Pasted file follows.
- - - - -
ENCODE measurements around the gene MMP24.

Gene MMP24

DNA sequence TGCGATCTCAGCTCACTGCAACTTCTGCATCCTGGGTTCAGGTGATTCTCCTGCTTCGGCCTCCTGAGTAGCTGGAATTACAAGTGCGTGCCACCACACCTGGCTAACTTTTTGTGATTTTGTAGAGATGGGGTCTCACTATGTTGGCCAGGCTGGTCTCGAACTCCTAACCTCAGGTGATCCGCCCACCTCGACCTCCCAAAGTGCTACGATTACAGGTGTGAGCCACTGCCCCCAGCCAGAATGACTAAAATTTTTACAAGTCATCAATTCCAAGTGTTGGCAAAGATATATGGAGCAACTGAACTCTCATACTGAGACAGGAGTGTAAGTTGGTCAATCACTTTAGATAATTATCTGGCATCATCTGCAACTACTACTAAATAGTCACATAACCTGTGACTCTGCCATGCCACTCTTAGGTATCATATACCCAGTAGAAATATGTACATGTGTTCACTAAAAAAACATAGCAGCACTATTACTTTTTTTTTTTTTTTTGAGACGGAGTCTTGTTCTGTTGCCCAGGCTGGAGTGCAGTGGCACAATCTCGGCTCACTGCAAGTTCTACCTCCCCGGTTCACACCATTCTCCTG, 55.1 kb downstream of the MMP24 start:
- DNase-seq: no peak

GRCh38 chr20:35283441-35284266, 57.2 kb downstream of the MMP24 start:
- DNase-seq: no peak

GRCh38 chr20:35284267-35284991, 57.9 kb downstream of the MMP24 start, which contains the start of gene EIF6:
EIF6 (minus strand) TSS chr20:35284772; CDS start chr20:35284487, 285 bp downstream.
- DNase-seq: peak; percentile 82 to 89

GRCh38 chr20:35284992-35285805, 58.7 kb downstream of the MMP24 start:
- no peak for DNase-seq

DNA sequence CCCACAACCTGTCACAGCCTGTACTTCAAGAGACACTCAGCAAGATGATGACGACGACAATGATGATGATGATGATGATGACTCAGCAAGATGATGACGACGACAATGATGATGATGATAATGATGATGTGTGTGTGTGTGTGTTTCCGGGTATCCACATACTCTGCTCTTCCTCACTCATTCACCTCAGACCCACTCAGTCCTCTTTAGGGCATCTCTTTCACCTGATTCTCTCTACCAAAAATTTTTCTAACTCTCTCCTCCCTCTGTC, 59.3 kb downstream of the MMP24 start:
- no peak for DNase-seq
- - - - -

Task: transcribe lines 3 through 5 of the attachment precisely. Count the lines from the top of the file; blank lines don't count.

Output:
DNA sequence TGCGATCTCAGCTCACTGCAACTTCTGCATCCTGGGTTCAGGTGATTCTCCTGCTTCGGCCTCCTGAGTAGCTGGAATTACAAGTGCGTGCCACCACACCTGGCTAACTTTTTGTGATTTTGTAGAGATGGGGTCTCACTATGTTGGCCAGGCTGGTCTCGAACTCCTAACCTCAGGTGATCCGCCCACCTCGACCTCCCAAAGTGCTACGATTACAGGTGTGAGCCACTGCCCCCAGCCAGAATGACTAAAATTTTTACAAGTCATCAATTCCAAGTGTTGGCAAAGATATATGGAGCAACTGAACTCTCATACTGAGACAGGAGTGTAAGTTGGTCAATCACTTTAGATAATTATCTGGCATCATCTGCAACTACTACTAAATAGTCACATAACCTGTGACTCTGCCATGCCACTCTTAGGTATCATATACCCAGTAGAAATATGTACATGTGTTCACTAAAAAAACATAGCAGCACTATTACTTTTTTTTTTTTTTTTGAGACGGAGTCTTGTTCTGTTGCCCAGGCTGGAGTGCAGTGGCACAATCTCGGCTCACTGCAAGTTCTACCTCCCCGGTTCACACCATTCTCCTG, 55.1 kb downstream of the MMP24 start:
- DNase-seq: no peak

GRCh38 chr20:35283441-35284266, 57.2 kb downstream of the MMP24 start: